Once upon a time, during a period of great technological innovation but also great economic inequality, journalism was striving to define its role in a fractious democracy. Divisions between conservatives and progressives were stark—and angry—and social anxiety about racial injustice and the rise of women was acute. The behemoth size of some corporations stirred alarm. So did the plight of workers with few protections. At the helm of the government was a president with a bully pulpit, ready to upend things. It was one of those rare moments, in the words of the historian Doris Kearns Goodwin, of “transformation so remarkable that a molt seems to take place, and an altered country begins to emerge.”
If that sounds familiar and ominous, take heart. I’m describing the turn of the 20th century, a time when those striving journalists were defining the bedrock reporting principles we now take for granted—developing their field on the fly, and triumphantly. In the process, they confirmed what a potent force their vocation could be. To revisit investigative journalism being born and magazines thriving more than 100 years ago is to be reminded that dizzying change in technology and the media—the refrain of our digital era—is by no means unique to our moment. Nor is it the whole story. The standards, methods, and collaborative ambitions that fueled the 20th-century journalistic upsurge don’t look quaint at all: They remain as crucial as ever in the effort to hold power accountable.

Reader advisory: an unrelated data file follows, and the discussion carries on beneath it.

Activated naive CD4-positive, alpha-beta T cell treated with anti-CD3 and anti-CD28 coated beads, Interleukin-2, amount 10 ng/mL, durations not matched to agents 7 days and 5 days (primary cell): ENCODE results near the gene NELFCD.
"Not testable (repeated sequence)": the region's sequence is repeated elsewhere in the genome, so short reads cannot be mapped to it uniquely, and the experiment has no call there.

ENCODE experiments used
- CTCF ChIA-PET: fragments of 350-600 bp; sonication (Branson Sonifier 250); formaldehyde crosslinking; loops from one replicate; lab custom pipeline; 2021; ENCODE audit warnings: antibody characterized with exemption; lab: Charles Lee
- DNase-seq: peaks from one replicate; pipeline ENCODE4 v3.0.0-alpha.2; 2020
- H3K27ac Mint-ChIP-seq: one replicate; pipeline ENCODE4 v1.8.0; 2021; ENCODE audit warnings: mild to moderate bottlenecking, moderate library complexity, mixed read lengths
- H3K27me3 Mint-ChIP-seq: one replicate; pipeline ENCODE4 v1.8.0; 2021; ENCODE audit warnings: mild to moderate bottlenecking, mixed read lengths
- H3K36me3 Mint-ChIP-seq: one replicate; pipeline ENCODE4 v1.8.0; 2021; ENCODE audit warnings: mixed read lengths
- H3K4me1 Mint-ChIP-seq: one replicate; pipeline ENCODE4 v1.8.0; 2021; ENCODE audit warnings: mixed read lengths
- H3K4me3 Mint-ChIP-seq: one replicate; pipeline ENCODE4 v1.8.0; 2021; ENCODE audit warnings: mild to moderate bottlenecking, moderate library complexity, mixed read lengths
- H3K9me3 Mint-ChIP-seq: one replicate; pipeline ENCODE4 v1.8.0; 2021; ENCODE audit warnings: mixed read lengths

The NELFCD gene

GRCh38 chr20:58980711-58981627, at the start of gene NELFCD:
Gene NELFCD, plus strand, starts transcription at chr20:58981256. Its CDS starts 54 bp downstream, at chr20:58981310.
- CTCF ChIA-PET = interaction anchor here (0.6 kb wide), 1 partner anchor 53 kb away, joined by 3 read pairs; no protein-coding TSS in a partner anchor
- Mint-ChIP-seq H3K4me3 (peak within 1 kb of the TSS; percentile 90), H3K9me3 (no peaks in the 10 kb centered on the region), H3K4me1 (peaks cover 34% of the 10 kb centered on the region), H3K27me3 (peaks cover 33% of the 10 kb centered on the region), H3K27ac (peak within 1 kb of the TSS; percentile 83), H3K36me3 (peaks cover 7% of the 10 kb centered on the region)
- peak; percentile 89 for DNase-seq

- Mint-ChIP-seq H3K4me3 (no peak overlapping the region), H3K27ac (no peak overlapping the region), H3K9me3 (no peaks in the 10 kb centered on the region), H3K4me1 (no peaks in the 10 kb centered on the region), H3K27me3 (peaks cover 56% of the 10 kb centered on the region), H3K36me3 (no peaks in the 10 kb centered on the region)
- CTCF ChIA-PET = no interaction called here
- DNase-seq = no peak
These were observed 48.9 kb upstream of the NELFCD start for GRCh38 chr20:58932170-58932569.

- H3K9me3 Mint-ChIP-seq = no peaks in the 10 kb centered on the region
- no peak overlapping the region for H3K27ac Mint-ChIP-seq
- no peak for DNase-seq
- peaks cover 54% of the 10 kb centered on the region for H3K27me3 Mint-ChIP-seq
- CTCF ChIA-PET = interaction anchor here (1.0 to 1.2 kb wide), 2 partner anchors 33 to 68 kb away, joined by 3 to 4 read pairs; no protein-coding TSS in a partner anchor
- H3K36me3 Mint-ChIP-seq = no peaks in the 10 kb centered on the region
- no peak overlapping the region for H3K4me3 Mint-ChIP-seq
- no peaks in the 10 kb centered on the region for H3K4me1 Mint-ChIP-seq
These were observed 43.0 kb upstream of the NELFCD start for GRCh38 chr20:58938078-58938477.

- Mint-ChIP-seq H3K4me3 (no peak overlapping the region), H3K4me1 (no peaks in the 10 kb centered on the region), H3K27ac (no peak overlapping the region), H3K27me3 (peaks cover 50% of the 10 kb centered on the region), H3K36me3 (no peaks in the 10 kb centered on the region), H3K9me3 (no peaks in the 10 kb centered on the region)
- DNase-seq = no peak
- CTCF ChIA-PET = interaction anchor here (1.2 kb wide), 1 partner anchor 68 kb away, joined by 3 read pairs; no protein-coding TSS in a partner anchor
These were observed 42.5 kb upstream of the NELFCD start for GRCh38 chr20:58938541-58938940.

Back when modern journalism was defining itself—before objectivity was a reportorial byword, before off the record and on background were terms of the trade, and before narrative nonfiction was common parlance—one of the leading practitioners of the bold new form of inquiry was Ida Tarbell. A tall woman in a long dress, her brown hair piled high, she might be seen regularly entering the doors of the Standard Oil offices in New York City as the century began. Tarbell was meeting with what we would call a “source.” Her interlocutor was a forceful man with a nickname—Henry “Hell Hound” Rogers—right out of central casting. Tarbell was writing a series on Standard Oil and the rapacious practices of its founder, John D. Rockefeller. Rogers’s job was to guide her reporting—as we might say, to “spin” her.
But Tarbell was not to be spun. When he gave her a glass of milk, she insisted on paying. When he pressed to know who had told her something, she refused to say. When she ran some near-finished copy by him—what would today qualify as fact-checking—she refused to let him make changes beyond offering corrections. All of these were guidelines she developed alongside her editor, S. S. McClure, and her colleagues at his eponymous magazine, McClure’s. The upshot was one of the seminal early examples of what is now known as long-form investigative reporting. Tarbell might have won a Pulitzer, except that journalism prizes also were not yet a thing. “Woman Does Marvelous Work!” was one of many rapturous headlines.